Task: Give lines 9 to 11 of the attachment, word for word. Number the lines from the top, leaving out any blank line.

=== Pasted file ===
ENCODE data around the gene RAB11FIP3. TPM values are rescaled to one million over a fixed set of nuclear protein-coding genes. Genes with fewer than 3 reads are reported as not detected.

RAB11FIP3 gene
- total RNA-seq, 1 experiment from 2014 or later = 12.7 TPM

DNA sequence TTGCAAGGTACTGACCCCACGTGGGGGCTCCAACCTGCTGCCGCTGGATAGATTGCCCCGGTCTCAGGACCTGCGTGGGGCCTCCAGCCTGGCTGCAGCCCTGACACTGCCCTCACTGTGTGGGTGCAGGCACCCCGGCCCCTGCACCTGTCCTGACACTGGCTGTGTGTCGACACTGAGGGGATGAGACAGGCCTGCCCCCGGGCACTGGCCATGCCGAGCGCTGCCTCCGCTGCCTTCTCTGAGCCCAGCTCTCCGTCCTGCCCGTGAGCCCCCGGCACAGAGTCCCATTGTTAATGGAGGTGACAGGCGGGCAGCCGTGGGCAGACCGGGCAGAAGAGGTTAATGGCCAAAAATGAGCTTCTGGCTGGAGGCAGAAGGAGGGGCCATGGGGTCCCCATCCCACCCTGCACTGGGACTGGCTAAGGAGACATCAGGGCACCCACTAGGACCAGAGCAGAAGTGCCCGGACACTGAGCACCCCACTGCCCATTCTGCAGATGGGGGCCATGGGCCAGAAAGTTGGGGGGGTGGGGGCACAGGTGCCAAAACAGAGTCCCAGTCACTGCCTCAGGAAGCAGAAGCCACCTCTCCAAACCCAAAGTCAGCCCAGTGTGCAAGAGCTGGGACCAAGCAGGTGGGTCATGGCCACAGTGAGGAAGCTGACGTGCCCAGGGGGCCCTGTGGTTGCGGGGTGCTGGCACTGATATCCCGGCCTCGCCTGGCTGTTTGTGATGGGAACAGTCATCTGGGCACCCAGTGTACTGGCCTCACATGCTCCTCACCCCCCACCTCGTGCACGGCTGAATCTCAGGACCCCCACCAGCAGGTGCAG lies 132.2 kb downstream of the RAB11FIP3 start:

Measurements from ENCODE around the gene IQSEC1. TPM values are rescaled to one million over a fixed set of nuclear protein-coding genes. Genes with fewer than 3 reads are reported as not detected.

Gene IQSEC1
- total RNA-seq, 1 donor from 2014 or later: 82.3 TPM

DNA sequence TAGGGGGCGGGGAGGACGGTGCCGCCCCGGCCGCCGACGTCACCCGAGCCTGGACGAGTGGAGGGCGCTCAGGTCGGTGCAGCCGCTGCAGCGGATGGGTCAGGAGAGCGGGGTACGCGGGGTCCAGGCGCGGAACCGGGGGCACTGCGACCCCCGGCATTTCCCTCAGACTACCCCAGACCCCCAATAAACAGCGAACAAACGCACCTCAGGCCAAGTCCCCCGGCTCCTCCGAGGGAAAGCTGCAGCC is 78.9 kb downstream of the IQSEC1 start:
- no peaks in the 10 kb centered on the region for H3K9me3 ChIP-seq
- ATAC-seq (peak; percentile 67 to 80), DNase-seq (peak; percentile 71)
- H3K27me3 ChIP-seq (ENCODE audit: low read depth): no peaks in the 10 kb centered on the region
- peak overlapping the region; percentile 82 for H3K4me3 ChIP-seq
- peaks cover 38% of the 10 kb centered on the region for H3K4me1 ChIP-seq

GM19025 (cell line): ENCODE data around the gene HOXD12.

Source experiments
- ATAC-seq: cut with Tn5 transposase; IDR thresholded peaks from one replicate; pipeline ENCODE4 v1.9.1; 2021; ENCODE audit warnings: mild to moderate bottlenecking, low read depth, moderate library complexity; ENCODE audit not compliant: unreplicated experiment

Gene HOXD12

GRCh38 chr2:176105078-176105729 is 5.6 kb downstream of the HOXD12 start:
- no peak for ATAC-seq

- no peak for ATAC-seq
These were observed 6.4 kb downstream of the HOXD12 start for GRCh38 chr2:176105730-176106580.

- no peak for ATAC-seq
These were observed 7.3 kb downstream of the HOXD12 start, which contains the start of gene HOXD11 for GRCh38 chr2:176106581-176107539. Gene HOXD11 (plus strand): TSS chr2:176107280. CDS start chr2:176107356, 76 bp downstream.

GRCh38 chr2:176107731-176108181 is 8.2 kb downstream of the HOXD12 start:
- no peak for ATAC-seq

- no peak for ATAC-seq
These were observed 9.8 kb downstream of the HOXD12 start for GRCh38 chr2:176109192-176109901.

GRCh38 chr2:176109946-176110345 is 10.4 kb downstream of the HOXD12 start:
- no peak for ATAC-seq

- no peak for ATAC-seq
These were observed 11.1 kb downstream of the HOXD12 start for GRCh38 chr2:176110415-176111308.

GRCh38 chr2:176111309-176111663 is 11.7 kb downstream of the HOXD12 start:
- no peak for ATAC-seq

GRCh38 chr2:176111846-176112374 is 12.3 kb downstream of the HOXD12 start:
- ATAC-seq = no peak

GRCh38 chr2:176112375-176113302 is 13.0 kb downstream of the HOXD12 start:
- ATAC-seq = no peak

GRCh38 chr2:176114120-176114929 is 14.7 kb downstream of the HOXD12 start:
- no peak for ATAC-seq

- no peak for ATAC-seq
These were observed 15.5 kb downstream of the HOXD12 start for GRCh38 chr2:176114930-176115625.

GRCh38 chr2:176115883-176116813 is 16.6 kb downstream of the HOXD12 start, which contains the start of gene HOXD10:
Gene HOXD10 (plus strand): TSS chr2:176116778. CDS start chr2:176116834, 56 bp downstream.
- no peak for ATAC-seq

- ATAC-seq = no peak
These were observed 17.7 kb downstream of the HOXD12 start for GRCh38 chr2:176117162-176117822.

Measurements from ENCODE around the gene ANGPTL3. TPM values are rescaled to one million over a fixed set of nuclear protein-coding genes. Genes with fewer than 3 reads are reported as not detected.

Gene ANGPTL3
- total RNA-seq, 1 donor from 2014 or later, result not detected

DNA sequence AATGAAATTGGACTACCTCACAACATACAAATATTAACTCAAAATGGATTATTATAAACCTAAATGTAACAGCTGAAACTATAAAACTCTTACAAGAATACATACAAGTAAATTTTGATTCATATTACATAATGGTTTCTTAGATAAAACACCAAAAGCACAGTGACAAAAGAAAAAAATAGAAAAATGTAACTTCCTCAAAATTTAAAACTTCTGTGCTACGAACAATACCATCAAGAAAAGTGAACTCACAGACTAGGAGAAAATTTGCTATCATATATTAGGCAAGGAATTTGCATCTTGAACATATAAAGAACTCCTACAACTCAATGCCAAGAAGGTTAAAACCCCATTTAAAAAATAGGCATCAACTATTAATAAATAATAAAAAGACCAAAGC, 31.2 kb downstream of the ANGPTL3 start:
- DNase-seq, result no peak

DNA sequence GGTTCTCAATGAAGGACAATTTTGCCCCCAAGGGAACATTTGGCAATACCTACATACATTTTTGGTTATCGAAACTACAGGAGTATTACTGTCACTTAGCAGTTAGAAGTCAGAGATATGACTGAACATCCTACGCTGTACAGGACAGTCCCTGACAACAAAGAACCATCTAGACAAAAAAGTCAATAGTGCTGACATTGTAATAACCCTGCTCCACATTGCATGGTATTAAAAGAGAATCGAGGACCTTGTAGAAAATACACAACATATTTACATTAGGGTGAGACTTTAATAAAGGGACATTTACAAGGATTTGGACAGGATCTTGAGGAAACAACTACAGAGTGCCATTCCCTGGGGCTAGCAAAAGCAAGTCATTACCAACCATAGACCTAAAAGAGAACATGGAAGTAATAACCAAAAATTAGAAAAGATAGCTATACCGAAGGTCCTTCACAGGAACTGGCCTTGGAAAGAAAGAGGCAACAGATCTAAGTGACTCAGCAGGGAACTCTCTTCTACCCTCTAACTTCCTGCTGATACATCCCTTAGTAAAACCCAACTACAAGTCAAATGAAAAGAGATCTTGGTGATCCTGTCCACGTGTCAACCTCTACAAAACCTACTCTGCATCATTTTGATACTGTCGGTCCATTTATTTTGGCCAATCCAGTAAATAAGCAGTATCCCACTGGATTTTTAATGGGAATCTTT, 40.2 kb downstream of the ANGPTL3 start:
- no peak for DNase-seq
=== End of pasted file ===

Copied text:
- no peaks in the 10 kb centered on the region for H3K9me3 ChIP-seq
- ATAC-seq (peak; percentile 67 to 80), DNase-seq (peak; percentile 71)
- H3K27me3 ChIP-seq (ENCODE audit: low read depth): no peaks in the 10 kb centered on the region